"Our focus is really about the training here. It's more of a vocational school," says Nicholas Yang, Jwing-Ming's son, who just moved to Salmon Creek in September 2012 to teach alongside his father.
Nicholas has degrees in computer science and digital art. He's thinking of learning to program-write code for Nintendo Wii and Microsoft Connect, interactive gaming platforms that could soon be used to teach basic martial arts skills to faraway students. As a relative newcomer to the facility, he still regards himself as a student despite having spent the last five years operating a YMAA franchise in Boston.
"I reached a point where I felt like I had plateaued, so I passed the school on to one of the instructors," Nicholas says. "I'm here now to take my training to the next level and explore my opportunities for the future."
"I loved computers growing up, but something drew me back here," Nicholas says. "They always wanted me to find my own passion. They didn't want to force this on me. My father knew very well that this was his dream. A big part of it is mine, though, as well."
In the training hall, Javier Rodriguez is practicing with weapons striking heavy punching bags from 10 feet away with a long-staff. The added weight makes it easier to maneuver a traditional staff, which is half the size. He's also practicing katas, or a series of choreographed movements and techniques, with a Chinese broadsword.
Rodriguez came to Salmon Creek after meeting Dr. Yang at a seminar in Boston. His training partners had told him about an old Chinese master looking to take some guys into the mountains and train them for five years. Rodriguez was rejected the first time he applied to train here, but Dr. Yang gave him a second chance when a bunk opened up months later. He's one of the senior students now, having been there nearly from the beginning.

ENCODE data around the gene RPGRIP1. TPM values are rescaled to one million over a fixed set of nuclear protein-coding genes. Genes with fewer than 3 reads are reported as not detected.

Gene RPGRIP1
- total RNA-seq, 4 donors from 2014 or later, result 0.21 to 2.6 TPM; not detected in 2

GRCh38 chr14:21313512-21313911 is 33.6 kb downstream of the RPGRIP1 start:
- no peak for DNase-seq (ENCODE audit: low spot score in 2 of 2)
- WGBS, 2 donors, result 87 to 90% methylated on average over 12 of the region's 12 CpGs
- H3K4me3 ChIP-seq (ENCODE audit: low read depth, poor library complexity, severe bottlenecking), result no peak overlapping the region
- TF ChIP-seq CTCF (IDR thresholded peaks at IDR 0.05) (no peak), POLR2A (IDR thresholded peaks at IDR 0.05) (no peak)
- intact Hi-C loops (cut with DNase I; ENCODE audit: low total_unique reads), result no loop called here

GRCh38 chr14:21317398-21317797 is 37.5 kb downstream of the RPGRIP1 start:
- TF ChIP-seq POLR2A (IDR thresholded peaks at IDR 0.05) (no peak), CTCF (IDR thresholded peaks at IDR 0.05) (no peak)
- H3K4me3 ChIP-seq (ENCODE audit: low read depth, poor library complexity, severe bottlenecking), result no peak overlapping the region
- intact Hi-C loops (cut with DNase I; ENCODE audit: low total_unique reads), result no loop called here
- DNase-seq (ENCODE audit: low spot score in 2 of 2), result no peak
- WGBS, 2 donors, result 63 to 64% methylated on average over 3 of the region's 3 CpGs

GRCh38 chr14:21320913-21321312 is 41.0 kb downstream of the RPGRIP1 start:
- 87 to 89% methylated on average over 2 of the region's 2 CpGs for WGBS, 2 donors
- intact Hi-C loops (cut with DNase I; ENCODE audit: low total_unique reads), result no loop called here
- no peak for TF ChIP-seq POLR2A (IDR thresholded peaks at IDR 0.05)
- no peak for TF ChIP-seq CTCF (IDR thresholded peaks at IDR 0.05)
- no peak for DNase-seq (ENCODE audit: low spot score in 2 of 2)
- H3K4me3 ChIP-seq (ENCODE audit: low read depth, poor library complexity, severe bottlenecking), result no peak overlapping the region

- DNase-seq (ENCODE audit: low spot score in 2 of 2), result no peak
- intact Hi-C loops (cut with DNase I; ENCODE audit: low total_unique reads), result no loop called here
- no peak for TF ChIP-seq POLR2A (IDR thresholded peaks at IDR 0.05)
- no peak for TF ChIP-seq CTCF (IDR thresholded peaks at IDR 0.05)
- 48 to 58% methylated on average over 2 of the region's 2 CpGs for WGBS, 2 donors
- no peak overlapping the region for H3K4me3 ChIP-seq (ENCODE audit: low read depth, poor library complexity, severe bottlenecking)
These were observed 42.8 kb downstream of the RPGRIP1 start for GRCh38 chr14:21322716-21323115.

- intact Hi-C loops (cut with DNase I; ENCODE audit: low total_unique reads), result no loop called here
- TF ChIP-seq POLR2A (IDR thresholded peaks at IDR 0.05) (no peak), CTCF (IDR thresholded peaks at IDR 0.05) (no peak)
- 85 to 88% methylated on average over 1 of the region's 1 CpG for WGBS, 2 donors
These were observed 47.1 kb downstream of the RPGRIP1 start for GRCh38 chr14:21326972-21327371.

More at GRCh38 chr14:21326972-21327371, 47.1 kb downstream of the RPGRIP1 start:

"It's so different here, because you have school, work, friends, family, all in one place. In the city life, you have your home and your room where you can go and have your space. You choose to see your friends and family, unless you live with them. Here you're always in those circles and it's a pressure cooker," he says. "And at the same time, there's not really much you can do but self reflect. In your training sometimes you just want to take a break, and it's hard. You deal with yourself. It's all about demon conquering. But if you're really down for the art and you want to cultivate a strong spirit, then you just do it. You stop thinking about it at some point and just do it."
Rodriguez works off his tuition with daily chores, but this intensive live-in training costs other students $10,000 a year. The annual application period for potential new students has just closed for the year, but Dr. Yang offers a free weekly training session each Sunday for locals. There are also daily, weekly, and monthly rates available for short-term students. You can find out more about YMAA's program offerings at www.ymaa-retreatcenter.org.
For directions, call Dr. Yang at YMAA's Salmon Creek headquarters 707-502-8739.
(This article appeared in the Redwood Times, Garberville, Calif., March 15, 2013) Typos edited by ymaa.com